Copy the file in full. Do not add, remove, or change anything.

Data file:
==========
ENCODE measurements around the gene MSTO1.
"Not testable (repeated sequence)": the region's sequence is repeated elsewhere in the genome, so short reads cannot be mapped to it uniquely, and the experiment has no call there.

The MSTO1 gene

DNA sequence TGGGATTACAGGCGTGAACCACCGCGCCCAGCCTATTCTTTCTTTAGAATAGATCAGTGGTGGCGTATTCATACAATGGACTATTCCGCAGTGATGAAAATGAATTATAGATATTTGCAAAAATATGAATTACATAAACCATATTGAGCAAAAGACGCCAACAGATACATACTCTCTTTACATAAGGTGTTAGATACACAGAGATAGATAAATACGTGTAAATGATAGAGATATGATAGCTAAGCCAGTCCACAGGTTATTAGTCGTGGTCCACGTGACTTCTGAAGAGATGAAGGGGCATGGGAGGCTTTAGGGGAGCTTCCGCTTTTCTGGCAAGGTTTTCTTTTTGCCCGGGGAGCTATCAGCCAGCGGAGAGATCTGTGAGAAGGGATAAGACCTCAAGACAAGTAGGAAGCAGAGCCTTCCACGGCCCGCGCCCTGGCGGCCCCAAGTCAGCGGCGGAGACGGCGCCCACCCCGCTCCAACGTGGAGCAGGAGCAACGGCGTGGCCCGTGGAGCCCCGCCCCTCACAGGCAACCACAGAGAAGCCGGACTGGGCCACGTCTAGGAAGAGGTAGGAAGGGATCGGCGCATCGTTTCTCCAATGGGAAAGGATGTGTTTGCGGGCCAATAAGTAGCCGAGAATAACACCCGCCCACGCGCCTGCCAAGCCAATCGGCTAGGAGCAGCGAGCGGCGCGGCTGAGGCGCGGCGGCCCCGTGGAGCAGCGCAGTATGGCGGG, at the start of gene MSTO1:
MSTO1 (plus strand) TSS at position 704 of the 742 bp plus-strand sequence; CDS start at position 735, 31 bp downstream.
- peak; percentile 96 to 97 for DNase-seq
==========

ENCODE measurements around the gene MSTO1.
"Not testable (repeated sequence)": the region's sequence is repeated elsewhere in the genome, so short reads cannot be mapped to it uniquely, and the experiment has no call there.

The MSTO1 gene

DNA sequence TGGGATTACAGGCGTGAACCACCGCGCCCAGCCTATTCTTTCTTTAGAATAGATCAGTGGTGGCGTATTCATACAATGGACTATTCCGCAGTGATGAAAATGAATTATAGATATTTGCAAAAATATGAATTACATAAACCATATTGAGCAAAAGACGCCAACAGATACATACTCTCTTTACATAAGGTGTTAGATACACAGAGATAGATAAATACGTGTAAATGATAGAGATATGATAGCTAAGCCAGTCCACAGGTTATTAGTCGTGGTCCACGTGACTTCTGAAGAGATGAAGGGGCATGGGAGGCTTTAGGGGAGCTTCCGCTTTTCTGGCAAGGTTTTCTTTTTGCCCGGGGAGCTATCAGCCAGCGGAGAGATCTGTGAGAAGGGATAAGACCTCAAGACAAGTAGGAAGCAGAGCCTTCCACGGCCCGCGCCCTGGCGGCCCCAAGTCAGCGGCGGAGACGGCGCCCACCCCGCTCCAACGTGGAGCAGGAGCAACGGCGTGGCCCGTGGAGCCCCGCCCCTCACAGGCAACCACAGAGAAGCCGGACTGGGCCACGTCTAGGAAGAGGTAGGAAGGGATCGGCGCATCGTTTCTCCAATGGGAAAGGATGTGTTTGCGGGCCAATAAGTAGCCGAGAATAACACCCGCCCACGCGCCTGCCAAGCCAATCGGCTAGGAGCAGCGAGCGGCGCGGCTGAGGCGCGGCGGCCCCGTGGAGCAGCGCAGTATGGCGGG, at the start of gene MSTO1:
MSTO1 (plus strand) TSS at position 704 of the 742 bp plus-strand sequence; CDS start at position 735, 31 bp downstream.
- peak; percentile 96 to 97 for DNase-seq